Tibet phishers hit back at AlienVault

Powered by SC Magazine
 

Phishing emails impersonate security researchers.

Phishing scammers have impersonated AlienVault researchers in fake emails sent to Tibetan organisations.

The initial detection by Alienvault of spearphishing attacks from China was announced two weeks ago. Those attacks saw emails sent with malicious PDFs that contained a variant of Gh0st RAT (a remote-access trojan),  exploiting a known Microsoft vulnerability.

But the attack was a "case of imitation being the sincerest form of flattery", according to AlienVault's chief researcher Jamie Blasco.

“The fact that the pro-Chinese sympathisers have taken our research seriously enough to start trying to blacken our name indicates that our message about the Chinese cyber attackers has hit home, and the cyber criminal activists are not happy," he said.

The emails were sent from ‘admin@alienvault.com' with a subject line of "Targeted attacks against Tibet organisations" and contain a malicious payload that loads a Java applet, which exploits CVE-2011-3544.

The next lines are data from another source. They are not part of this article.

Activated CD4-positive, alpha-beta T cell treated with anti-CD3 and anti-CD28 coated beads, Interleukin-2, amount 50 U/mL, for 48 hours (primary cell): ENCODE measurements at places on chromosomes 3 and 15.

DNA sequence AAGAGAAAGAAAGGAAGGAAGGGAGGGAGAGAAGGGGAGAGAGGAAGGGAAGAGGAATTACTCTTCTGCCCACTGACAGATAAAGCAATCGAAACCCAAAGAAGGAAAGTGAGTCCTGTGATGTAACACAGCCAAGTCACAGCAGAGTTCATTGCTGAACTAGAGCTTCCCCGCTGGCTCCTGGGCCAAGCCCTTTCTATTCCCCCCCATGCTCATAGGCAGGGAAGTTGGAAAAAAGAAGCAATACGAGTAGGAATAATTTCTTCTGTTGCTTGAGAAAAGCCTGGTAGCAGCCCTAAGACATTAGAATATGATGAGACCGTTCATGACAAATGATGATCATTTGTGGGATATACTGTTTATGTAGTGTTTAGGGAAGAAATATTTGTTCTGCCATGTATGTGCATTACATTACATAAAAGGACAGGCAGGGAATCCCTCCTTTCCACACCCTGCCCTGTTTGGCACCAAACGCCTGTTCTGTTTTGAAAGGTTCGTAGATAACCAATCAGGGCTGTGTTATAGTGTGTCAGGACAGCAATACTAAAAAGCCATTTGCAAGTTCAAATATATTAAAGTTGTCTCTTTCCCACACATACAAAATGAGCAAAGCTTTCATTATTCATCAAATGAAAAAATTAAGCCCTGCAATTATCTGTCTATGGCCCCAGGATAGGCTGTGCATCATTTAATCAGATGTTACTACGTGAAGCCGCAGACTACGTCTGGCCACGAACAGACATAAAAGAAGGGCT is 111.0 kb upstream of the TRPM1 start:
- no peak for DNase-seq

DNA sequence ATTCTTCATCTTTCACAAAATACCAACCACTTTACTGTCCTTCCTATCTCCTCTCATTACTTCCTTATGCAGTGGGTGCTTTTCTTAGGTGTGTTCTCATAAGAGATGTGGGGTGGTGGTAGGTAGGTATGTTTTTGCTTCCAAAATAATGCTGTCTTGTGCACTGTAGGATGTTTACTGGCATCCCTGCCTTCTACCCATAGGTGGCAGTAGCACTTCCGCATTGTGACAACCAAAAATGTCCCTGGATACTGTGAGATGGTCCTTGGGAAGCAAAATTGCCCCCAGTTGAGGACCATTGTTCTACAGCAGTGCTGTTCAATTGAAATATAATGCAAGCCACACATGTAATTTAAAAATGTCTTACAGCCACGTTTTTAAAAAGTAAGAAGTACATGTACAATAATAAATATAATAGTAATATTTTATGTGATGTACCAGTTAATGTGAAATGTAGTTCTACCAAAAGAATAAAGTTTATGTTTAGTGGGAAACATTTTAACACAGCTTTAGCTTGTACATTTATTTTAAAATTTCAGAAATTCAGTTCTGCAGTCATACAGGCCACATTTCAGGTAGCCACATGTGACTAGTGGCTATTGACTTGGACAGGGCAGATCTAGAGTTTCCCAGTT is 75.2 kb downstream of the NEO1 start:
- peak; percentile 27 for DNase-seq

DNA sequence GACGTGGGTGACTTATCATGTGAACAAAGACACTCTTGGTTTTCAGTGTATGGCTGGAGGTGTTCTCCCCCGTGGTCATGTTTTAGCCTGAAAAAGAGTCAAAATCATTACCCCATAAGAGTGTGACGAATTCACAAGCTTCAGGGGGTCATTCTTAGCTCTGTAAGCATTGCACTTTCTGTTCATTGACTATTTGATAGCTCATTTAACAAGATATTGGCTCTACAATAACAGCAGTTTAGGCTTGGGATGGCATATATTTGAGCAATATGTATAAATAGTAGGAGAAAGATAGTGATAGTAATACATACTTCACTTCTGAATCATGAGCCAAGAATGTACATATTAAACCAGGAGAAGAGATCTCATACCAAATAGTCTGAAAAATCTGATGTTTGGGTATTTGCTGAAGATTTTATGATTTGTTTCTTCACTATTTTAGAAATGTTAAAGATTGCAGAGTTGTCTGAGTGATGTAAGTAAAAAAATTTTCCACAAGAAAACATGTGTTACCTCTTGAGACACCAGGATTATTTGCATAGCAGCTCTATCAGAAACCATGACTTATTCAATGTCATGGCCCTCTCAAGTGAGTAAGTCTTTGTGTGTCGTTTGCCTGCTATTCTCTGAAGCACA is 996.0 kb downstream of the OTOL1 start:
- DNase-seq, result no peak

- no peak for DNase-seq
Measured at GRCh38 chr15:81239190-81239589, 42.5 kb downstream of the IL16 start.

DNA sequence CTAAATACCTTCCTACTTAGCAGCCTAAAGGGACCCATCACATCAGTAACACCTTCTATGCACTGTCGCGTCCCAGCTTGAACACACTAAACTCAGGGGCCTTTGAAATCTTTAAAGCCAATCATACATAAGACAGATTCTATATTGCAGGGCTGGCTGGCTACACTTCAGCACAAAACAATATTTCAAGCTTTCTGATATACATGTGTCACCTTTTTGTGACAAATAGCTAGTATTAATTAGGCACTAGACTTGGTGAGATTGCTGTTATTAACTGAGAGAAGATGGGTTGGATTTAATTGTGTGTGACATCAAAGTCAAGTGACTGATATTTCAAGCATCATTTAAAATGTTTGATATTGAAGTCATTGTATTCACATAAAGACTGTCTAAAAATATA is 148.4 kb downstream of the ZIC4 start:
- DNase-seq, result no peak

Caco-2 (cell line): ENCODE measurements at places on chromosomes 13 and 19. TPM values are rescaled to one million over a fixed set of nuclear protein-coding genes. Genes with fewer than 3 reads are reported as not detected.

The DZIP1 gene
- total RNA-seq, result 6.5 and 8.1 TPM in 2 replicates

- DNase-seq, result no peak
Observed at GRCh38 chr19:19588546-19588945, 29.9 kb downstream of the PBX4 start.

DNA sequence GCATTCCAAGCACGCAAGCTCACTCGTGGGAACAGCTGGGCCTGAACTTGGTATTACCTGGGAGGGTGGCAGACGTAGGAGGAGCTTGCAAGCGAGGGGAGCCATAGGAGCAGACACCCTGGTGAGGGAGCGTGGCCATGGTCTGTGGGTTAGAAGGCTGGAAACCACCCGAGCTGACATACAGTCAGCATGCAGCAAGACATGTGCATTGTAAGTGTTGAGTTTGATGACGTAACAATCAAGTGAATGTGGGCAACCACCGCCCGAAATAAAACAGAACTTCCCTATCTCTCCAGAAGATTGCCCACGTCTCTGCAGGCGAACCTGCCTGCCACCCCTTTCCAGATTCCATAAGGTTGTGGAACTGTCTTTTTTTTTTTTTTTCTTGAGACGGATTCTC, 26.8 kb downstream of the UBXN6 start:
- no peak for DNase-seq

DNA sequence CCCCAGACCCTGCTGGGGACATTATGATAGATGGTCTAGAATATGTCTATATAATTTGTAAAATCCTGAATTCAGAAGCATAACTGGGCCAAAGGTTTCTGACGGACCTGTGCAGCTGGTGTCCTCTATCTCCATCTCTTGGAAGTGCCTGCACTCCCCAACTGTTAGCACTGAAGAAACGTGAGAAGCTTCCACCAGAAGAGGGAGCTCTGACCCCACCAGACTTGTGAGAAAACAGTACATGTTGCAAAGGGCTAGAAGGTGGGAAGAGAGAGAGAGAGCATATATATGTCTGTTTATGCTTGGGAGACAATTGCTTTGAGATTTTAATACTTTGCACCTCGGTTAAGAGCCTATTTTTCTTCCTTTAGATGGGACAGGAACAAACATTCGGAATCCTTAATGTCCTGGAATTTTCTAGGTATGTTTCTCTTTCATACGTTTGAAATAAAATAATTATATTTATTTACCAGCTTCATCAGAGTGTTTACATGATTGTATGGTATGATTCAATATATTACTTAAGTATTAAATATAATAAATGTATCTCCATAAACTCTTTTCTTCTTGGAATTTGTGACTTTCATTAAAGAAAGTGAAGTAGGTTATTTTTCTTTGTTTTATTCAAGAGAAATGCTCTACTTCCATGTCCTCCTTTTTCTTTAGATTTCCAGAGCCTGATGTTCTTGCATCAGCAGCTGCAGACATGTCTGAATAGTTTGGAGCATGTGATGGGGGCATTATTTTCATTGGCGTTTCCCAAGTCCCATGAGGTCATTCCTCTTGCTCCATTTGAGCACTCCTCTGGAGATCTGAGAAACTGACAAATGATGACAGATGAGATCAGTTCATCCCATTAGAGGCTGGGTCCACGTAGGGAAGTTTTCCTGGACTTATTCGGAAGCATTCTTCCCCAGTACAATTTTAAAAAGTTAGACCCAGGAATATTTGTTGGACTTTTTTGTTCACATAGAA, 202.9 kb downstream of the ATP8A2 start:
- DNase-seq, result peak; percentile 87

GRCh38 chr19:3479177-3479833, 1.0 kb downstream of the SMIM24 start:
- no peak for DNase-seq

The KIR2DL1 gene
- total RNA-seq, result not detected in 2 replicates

“Our research suggests that the attacks we have been tracking over the past month are linked to the Kalachakra Initiation, a Tibetan religious festival that took place in early January. The spearphishing emails are quite sophisticated and feature an attachment that exploits a stack overflow vulnerability dating back to last September.

“Yes, AlienVault has effectively been drawn into the cyber conflict itself, but we plan on continuing to report on this humanitarian cause for as long as it takes. Our email spoofing problems are nothing compared with the problems that Tibetans are facing.”

Blasco also said that automated bots were used to spam Twitter users with hashtags including #tibet and #freetibet. He said the junk tweets were from automated Twitter accounts controlled by the Chinese Government or its sympathisers.

Copyright © SC Magazine, UK edition


Tibet phishers hit back at AlienVault
 
 
 
Top Stories
There's no coke and hookers in the cloud
[Blog post] Where did the love go?
 
The True Cost of BYOD - 2014 survey
Twelve months on from our first study, is BYOD a better proposition?
 
Five zero-cost ways to improve MySQL performance
How to easily boost MySQL throughput by up to 5x.
 
 
Sign up to receive iTnews email bulletins
   FOLLOW US...
Latest Comments
Polls
Which is the most prevalent cyber attack method your organisation faces?




   |   View results
Phishing and social engineering
  68%
 
Advanced persistent threats
  3%
 
Unpatched or unsupported software vulnerabilities
  11%
 
Denial of service attacks
  6%
 
Insider threats
  12%
TOTAL VOTES: 1045

Vote